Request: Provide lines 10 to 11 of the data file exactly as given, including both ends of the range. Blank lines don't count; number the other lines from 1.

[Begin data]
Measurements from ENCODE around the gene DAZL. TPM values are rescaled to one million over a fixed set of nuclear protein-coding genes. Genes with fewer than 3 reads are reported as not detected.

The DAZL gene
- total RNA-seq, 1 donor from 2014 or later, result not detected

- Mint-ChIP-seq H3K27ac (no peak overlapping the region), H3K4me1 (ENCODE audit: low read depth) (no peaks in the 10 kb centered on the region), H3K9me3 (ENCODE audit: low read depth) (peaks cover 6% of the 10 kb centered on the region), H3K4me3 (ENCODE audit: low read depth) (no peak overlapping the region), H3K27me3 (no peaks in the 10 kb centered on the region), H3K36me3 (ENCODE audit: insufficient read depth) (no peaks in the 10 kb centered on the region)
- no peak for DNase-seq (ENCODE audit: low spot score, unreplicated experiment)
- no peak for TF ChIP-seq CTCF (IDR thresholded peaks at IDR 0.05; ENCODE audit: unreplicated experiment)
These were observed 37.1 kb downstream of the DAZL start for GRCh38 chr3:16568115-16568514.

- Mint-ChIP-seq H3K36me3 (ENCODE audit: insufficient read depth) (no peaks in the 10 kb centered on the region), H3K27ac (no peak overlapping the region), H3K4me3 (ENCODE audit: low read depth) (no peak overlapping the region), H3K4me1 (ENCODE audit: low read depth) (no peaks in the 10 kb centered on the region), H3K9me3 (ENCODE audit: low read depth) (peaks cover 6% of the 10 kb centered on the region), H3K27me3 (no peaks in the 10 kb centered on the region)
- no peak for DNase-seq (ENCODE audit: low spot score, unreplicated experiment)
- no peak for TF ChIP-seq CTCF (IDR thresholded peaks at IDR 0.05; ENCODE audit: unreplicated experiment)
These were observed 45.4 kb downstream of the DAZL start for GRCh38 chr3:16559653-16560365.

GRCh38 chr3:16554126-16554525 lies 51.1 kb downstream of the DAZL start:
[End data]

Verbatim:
- no peak for TF ChIP-seq CTCF (IDR thresholded peaks at IDR 0.05; ENCODE audit: unreplicated experiment)
These were observed 45.4 kb downstream of the DAZL start for GRCh38 chr3:16559653-16560365.